In a previous three-part blog, we focused on in-person learning options, online learning options, and unique learning options. We have also focused on understanding the different styles of adult learners. To dig deeper, we are going to look at some adult learning theory basics to help understand how employees learn and what they need from the learning experiences (coaching, on-the-job training, formal training sessions, etc.) your organization provides. While I know the word “theory” seems intimidating to many, it is key to understanding why your employee development programs are or are not successful.
Adult learning theory is called “andragogy,” the design and delivery of instruction for adults. Under this theory, there are assumptions that are made about adult learners. Adult learners in your workforce include everyone from millennials to baby boomers and beyond.
ADULT LEARNING THEORY ASSUMPTIONS
Material relevant to goals
What does this mean for your organization? Your employees need to see how the program will help them move towards their personal or professional growth. They need to know the “why.” This can be particularly challenging for compliance training. Even though this type of training is looked at as something that “simply has to get done,” a few statements can demonstrate how the program is linked to many employees’ goals. For example, safety training for all employees is an introduction to additional training and responsibilities a manager will have.
Practical training that can be applied immediately
What does this mean for your organization? All leaders must support employee development programs. Period. No questions. If it was only as simple as that. Your employees want training that can easily be converted into the workplace. If they do not get a chance to practice what they learned, the learning experience provides no value to the organization. These are huge missed opportunities because employees participating in these programs WANT to practice.
“If they [your employees] do not get a chance to practice what they learned, the learning experience provides no value to the organization.”
Take for example an employee being coached on improving public speaking. If every time there is an opportunity for someone on the team to lead a meeting and this person is never selected, the employee may become frustrated because he cannot try out his new skill in the real work environment.
Recognize their life experience
What does this mean for your organization? Adult learners differ from children in that their knowledge tank is not starting at zero or close to it. Your employees have experienced a lot, positive and negative, in both their personal and professionally lives. Incorporate life experiences into the programs. For a mentor, understand the skills that an employee has developed throughout their career, even those skills that they may not be currently using in their role. This information could propel the relationship by establishing a higher benchmark than anticipated.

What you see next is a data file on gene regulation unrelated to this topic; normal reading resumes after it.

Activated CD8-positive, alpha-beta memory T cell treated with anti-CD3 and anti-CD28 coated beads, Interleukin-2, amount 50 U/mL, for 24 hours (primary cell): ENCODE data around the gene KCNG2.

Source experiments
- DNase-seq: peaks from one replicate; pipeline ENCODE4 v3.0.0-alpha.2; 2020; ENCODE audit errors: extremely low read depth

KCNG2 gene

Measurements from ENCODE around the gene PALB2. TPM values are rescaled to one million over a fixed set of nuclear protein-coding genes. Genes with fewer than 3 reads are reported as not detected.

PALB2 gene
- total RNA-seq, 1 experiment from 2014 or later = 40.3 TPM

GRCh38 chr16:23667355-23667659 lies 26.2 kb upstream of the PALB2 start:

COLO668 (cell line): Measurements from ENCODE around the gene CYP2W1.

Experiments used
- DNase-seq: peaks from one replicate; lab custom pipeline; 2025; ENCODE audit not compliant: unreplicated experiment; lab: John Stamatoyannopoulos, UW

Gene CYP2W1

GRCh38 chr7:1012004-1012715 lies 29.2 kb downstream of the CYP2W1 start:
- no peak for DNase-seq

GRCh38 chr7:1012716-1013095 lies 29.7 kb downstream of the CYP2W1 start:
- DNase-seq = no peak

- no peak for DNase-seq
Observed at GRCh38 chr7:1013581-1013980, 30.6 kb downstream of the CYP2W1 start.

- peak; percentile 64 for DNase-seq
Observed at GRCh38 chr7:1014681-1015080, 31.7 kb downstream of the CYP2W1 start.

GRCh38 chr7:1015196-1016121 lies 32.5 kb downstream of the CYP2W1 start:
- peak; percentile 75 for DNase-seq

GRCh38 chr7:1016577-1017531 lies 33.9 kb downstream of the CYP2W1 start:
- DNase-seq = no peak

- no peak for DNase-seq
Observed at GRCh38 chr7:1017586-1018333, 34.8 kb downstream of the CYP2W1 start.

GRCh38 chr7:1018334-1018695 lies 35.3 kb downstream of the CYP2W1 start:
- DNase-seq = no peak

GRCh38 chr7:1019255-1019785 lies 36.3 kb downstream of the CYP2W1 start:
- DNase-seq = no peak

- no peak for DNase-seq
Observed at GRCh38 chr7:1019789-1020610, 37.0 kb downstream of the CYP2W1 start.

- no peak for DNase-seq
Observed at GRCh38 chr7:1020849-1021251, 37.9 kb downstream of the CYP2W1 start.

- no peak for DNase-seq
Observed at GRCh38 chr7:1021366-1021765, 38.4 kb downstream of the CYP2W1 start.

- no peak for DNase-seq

Busy lives = Breaking learning into smaller chunks
What does this mean for your organization? Take an employee’s past experience and add to it busy lives, it is easy to see why breaking information in easy to understand, usable chunks is important. It will help with learning retention and give employees more control over their learning experience.
Respect their time
What does this mean for your organization? I know you have probably talked about this in regards to meetings. Have an agenda. Stay out of the weeds. Respect that everyone is busy. Sometimes we forget about this when we want employees to sit through day-long training programs that could be completed in half the time. Or spent too much of a leadership coaching session on discussing an unrelated IT problem. Adult learners want learning in shortest time possible with most efficient path.
“Adult learners want learning in shortest time possible with most efficient path.”
Easy and convenient access to resources
What does this mean for your organization? Not only do adult learners want impactful learning that is time-centered and goal-focused, they want resources that they can use to reinforce what they learned. This could be additional videos or podcasts related to the subject on the organization’s intranet or an online or hard copy book library on related topics.
Gone are the days when organizations take a one-size fits all approach to employee development or make employee development a “nice to have” luxury. Employee development is now a key reason why employees stay and leave companies. Understanding the adult learning theory basics will help your organization develop stronger internal job sharing, mentoring, and training programs. For external uses, your organization will have a great checklist to discuss with outside trainers, coaches, and consultants.
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